Thursday, February 18, 2010

"I'm serving the crumbliest bread . . ." she thought

And what kind of dastardly plan is a host or hostess hatching when bread is selected based on its crumbliness? A not-so-subtle plan to use this lovely crumber!

When sterling flatware was at its height, there were specialized pieces for every imaginable purpose. The crumber is an excellent example, a large item with a singular role - removing crumbs from the table. It would be used between courses to gather the crumbs and leave the table clean for the next course.

This crumber was made in 1910 and is English. Many American silver patterns of this time included crumbers and you can easily find them online and in antique shops. Many have lovely monograms like the 'M. D.' seen above.

This one has an ivory handle and is about 12" - the hallmarks on the reverse tell us when and where it was created. It was an eBay purchase and rather inexpensive because there is a small crack in the handle; it doesn't affect the use of the crumber, however, so I don't mind.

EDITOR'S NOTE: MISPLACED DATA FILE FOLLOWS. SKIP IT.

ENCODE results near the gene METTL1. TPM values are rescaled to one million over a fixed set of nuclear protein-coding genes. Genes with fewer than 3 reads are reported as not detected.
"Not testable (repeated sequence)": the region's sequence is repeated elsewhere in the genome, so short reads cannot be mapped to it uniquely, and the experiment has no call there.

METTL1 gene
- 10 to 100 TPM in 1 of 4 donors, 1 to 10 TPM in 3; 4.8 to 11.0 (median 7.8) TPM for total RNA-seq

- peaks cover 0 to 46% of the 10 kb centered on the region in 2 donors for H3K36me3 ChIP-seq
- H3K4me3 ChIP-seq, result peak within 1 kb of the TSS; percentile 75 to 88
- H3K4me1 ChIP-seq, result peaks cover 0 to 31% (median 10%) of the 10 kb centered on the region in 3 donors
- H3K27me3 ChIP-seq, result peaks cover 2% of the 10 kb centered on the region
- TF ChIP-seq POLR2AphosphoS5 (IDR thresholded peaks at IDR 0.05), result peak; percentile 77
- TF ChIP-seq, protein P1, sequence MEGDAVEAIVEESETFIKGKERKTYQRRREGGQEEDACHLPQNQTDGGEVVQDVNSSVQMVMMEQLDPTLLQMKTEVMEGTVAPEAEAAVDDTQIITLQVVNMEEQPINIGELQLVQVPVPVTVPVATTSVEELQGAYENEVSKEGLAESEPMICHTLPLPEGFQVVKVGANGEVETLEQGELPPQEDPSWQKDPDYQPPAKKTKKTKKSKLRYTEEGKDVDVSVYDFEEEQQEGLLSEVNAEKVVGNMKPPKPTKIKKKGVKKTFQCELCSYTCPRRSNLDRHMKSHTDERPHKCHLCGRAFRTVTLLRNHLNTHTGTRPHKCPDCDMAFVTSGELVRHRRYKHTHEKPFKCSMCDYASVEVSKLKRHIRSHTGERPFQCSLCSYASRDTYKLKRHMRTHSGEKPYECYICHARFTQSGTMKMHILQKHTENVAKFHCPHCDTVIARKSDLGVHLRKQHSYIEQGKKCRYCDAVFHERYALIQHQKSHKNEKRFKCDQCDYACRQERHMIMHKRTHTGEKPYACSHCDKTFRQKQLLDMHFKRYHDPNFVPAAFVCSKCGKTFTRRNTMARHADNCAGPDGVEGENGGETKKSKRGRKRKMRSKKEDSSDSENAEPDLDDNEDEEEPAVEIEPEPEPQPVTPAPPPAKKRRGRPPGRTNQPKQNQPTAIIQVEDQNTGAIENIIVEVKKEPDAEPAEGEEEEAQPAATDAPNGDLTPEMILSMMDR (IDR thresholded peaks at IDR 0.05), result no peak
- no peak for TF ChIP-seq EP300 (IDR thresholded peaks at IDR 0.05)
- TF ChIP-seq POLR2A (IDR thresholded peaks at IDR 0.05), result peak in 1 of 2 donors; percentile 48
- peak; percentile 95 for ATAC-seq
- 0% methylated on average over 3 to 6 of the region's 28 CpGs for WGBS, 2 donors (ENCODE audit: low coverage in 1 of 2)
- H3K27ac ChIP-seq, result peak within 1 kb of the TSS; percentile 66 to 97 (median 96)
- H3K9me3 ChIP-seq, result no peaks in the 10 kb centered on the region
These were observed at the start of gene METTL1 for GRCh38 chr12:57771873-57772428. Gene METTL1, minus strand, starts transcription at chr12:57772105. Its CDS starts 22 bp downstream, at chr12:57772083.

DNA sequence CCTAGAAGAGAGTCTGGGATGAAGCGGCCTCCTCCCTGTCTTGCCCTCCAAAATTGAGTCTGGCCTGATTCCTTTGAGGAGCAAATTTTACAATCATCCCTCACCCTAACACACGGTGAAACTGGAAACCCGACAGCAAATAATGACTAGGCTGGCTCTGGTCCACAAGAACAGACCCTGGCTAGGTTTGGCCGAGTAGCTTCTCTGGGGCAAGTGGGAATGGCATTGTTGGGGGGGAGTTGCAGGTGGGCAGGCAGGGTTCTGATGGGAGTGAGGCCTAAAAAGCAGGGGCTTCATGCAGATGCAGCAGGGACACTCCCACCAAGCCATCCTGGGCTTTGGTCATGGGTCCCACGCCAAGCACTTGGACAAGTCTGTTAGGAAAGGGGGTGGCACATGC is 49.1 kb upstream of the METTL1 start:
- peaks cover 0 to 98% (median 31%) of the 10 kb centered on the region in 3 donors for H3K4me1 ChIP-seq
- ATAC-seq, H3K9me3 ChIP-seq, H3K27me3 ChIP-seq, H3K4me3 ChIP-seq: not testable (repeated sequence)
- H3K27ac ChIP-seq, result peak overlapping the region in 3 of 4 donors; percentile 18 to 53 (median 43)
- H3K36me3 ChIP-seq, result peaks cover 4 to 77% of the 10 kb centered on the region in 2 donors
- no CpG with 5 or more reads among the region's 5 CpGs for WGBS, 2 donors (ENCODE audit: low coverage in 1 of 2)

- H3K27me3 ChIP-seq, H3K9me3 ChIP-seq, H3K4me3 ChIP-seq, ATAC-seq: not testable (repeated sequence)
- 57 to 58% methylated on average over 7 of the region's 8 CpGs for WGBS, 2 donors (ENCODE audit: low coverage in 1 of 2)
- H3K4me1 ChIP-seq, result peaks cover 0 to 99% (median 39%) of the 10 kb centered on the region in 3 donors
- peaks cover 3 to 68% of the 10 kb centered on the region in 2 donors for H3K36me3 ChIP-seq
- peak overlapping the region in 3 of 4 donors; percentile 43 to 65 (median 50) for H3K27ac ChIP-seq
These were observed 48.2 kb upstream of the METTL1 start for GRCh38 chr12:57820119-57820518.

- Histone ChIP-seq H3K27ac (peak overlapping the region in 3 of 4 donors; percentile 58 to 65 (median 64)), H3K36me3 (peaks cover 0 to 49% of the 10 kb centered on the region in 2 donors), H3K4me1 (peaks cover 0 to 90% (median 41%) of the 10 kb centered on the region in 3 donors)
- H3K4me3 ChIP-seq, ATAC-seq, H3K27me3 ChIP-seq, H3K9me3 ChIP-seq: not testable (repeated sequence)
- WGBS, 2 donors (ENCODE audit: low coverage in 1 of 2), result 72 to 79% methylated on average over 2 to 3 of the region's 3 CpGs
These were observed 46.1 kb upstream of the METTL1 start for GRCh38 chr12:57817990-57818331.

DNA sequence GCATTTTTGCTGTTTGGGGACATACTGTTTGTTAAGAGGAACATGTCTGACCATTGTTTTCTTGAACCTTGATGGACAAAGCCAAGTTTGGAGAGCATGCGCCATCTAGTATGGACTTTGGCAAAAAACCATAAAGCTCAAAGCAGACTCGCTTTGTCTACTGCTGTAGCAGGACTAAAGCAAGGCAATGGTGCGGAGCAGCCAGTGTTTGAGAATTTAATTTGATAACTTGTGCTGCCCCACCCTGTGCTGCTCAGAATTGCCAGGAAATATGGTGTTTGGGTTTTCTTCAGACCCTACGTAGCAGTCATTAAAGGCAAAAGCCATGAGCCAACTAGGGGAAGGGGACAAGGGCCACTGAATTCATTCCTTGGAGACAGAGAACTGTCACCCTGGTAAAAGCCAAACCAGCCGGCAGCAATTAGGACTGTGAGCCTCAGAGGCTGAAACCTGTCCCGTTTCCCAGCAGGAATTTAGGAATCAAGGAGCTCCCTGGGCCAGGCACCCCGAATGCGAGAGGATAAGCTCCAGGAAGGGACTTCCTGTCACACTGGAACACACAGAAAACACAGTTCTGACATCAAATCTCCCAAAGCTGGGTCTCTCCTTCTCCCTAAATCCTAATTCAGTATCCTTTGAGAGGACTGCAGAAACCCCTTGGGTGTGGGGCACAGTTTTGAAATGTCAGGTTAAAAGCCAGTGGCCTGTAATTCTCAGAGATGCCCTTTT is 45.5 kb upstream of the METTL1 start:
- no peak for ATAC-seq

To see other crumber examples, check out the Antique Cupboard. You might find one you can't live without - and then you'll be hoping for messy diners, too!


  1. O.K., so now I need one of those too. And I need a new white linen table cloth to go with it...and...

  2. Christine - I can picture the crumber scooping up a big stack of postcards . . .

  3. This is a beautiful piece! We always used crumbers when I worked in fine dining establishments. They were not nearly as beautiful as this one, but I always thought they added such an air of elegance.

    (I "borrowed" one of your photos from last week and added it to my post today with a link to your blog. Hope this is okay, please let me know if its not. Thanks.)


Related Posts with Thumbnails